The Advanced settings page displays detailed Router, Wireless, and Guest Network information. The Setup menu enables you to configure advanced Internet, Wireless, and Guest Network settings and lets you allow a simple Wi-Fi MultiMedia (WMM) Quality of Service (QoS) feature, nonetheless it lacks QoS settings that permit you to prioritize network traffic for specific clients and applications. Advanced Security settings enable you to block specific websites and create access schedules, and the Advanced Setup page is where you head to permit Ethernet Port Aggregation, adapt Port Forwarding and Port Triggering settings, configure VPN Services, and view network traffic statistics.

Installation and Performance
Just like the Netgear Nighthawk X4S Smart Wi-Fi Router (R7800), the R9000 is simple to install. Once it’s linked to your personal computer and online sites, you open a browser and type www.routerlogin.net to gain access to the Setup Wizard, which walks you through the essential internet and wireless network settings.

The R9000 turned in spectacular scores inside our throughput performance tests. Its score of 558Mbps inside our 5GHz close-proximity (same-room) test beat the D-Link AC5300 Ultra Wi-Fi Router (DIR-895L/R) (515Mbps) and the TP-Link Talon (440Mbps), both also top picks, and was simply a tad slower compared to the Linksys WRT3200ACM (569Mbps). Far away of 30 feet, the R9000’s score of 392Mbps was the best we’ve seen from any router, beating out the D-Link DIR-895L/R (324Mbps), the TP-Link Talon (237Mbps), and the Linksys WRT3200ACM (238Mbps).

Performance on the two 2.4GHz band was also good. The R9000 managed 99.1Mbps in the close-proximity test, topping the D-Link DIR-895L/R’s score of 98.4Mbps and the TP-Link Talon’s throughput of 98.9Mbps. The Linksys WRT3200ACM scored 76Mbps in this test. In the 30-foot test, the R9000’s score of 73.3Mbps beat the D-Link DIR-895L/R (71Mbps) and the Linksys WRT3200ACM (58.5Mbps), but came in behind the TP-Link Talon (79.8Mbps).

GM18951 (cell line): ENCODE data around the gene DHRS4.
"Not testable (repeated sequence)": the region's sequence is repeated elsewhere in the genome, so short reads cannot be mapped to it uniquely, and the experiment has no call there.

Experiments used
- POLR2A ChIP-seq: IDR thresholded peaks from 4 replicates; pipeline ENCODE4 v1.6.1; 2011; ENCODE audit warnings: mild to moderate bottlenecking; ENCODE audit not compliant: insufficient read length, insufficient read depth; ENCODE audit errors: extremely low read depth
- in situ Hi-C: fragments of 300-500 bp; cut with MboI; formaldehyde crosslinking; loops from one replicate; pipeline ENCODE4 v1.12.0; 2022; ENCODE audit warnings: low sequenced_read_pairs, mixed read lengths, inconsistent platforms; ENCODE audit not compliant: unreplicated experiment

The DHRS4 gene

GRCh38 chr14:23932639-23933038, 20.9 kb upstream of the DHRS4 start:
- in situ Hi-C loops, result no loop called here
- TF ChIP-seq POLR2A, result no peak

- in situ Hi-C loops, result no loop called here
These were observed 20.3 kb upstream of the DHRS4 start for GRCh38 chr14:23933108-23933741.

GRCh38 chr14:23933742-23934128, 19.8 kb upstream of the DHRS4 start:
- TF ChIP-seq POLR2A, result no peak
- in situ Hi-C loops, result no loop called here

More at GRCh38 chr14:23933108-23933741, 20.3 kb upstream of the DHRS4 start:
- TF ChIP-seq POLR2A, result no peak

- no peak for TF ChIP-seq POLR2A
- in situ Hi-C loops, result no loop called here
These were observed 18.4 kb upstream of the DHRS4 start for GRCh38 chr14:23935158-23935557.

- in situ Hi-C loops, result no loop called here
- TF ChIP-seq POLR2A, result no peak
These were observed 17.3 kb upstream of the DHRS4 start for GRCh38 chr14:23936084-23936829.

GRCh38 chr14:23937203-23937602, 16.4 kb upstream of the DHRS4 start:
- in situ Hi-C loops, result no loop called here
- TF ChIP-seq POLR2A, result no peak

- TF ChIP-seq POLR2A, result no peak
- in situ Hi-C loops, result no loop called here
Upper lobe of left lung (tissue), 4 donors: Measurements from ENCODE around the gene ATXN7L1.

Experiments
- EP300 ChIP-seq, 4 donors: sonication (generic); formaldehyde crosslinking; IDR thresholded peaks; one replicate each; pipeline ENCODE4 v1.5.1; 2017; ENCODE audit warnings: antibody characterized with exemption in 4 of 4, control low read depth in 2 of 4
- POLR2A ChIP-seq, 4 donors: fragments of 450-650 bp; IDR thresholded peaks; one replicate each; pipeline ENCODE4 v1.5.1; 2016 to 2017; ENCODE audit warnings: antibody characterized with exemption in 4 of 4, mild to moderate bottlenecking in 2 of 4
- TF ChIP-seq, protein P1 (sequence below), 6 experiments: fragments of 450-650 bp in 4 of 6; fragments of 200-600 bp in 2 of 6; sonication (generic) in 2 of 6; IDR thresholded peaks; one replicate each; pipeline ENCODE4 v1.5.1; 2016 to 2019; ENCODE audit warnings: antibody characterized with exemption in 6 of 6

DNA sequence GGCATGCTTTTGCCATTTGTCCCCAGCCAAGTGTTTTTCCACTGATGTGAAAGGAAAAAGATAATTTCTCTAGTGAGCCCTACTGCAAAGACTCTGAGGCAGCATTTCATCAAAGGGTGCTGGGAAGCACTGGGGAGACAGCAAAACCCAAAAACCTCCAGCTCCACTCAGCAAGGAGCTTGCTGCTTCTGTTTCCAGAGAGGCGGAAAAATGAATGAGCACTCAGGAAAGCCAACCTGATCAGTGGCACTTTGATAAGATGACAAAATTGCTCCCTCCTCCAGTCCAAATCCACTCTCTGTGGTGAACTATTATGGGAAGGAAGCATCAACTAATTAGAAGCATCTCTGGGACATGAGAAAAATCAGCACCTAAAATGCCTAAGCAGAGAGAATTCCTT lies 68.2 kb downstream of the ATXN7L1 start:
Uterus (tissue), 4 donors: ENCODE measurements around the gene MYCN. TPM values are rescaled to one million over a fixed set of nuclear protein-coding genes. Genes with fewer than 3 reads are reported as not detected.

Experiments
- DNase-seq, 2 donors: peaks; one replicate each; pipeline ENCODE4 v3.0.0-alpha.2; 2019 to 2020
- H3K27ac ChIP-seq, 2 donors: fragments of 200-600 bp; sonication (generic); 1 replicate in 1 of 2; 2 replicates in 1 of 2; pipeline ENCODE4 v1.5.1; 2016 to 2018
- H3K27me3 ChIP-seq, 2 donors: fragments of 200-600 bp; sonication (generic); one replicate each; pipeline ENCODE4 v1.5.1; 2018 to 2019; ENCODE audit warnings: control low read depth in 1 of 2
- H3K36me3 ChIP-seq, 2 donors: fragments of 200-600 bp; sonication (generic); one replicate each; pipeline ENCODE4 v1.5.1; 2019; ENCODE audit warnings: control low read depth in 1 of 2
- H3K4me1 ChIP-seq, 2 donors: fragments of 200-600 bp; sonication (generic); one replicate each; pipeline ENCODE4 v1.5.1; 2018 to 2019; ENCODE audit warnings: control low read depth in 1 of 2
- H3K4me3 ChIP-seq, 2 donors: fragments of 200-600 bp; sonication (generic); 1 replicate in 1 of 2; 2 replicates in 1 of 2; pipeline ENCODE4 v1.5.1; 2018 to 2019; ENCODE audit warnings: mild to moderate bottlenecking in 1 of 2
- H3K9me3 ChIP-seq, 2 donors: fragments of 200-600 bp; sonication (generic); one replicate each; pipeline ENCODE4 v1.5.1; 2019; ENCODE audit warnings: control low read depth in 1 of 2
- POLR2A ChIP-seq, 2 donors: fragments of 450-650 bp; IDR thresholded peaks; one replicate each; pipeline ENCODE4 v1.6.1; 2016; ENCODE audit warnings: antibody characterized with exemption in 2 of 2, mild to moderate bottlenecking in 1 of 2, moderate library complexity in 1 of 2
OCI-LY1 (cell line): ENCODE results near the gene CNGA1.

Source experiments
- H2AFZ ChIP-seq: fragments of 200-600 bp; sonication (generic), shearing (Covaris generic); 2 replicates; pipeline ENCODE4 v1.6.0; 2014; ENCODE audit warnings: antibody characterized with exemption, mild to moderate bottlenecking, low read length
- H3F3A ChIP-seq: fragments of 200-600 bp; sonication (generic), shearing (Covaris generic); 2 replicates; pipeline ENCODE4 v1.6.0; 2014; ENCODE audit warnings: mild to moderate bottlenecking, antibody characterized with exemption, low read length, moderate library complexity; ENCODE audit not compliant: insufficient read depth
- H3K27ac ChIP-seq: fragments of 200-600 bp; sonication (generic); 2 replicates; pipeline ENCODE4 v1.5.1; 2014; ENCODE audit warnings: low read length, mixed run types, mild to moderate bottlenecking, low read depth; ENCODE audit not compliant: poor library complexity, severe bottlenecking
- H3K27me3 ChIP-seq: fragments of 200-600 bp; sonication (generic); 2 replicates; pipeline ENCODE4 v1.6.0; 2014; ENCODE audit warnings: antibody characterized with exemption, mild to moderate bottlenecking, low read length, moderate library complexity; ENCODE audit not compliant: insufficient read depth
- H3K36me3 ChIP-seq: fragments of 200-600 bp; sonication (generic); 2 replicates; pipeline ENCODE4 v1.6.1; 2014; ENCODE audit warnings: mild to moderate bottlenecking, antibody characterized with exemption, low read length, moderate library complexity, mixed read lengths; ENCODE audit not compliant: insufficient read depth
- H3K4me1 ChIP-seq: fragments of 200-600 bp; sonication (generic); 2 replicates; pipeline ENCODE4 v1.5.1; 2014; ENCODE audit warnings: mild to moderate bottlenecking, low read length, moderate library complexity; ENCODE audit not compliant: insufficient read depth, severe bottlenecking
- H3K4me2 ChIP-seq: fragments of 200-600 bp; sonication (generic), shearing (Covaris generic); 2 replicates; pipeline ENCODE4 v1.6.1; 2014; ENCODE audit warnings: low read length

To check the R9000’s 802.11ad Wi-Fi prowess, I used an Acer TravelMate P648 Series notebook built with a Qualcomm Atheros Sparrow 11ad Wireless Network Adapter. In the close-proximity test, it turned in a scorching 951Mbps, practically double that of its 5GHz throughput speed. The TP-Link Talon also did well in this test, scoring 945Mbps. Much like the TP-Link Talon, the R9000 couldn’t hold a sign far away of 30 feet, which isn’t surprising, given the limited selection of 802.11ad Wi-Fi.

To place the R9000’s MU-MIMO capability through its paces, I used three identical Acer Aspire E15 laptops built with Qualcomm Atheros QCA9377 wireless 802.11ac network adapters as my clients. In the close-proximity test, the R9000’s score of 156.3Mbps trailed the Linksys WRT3200ACM (174Mbps), the D-Link DIR-895L/R (264.6Mbps), and the TP-Link Talon (226Mbps), but was somewhat faster compared to the ZyXel Armor Z2 AC2600 MU-MIMO Dual-Band Wireless Gigabit Router (NBG6817) (150Mbps), and the Asus RT-AC88U Dual-Band Router (138Mbps). At 30 feet, the R9000 scored 112Mbps, once more trailing the Linksys WRT3200ACM (138Mbps), the D-Link DIR-895L/R (134.5Mbps), and the TP-Link Talon (113Mbps), but besting the ZyXel Z2 (72Mbps) and the Asus RT-AC88U (80Mbps).

File-transfer speeds were excellent. The R9000 scored 89.1MBps inside our hard drive read ensure that you 77.1MBps in the write test, edging past our previous leader, the Linksys WRT3200ACM (88MBps read and 74MBps write). The D-Link DIR-895L/R scored 44.1MBps (read) and 33.2MBps (write), and the TP-Link Talon garnered 56.8MBps and 27.9MBps, respectively.

Conclusion
You’ll pay a lot of money for the Netgear Nighthawk X10 AD7200 Smart WiFi Router (R9000), nevertheless, you get yourself a high-end, feature-packed router that gives some of the most effective throughput performance we’ve seen. While there are other routers that contain MU-MIMO, 160MHz, or 802.11ad Wi-Fi capabilities, the R9000 may be the only 1 we’ve seen up to now with all three. It’s packed with six Gigabit LAN ports, an SPF+ LAN port for 10-gigabit connectivity via fiber (an attribute we haven’t observed in a consumer-level router as yet), and computerized Amazon Drive backup and Plex Media Server capabilities. Granted, there aren’t many clients around to take good thing about the 802.11.ad and 160MHz Wi-Fi features, but if you wish to get prior to the curve with a router that’s ready for future years, the Netgear Nighthawk X10 R9000 is our latest Editors’ Choice for high-end routers. If $500 is too steep, you’ll receive 802.11ad connectivity and better MU-MIMO performance with the $350 TP-Link Talon AD7200, but you will want to do with fewer I/O ports, and there is no 160MHz Wi-Fi.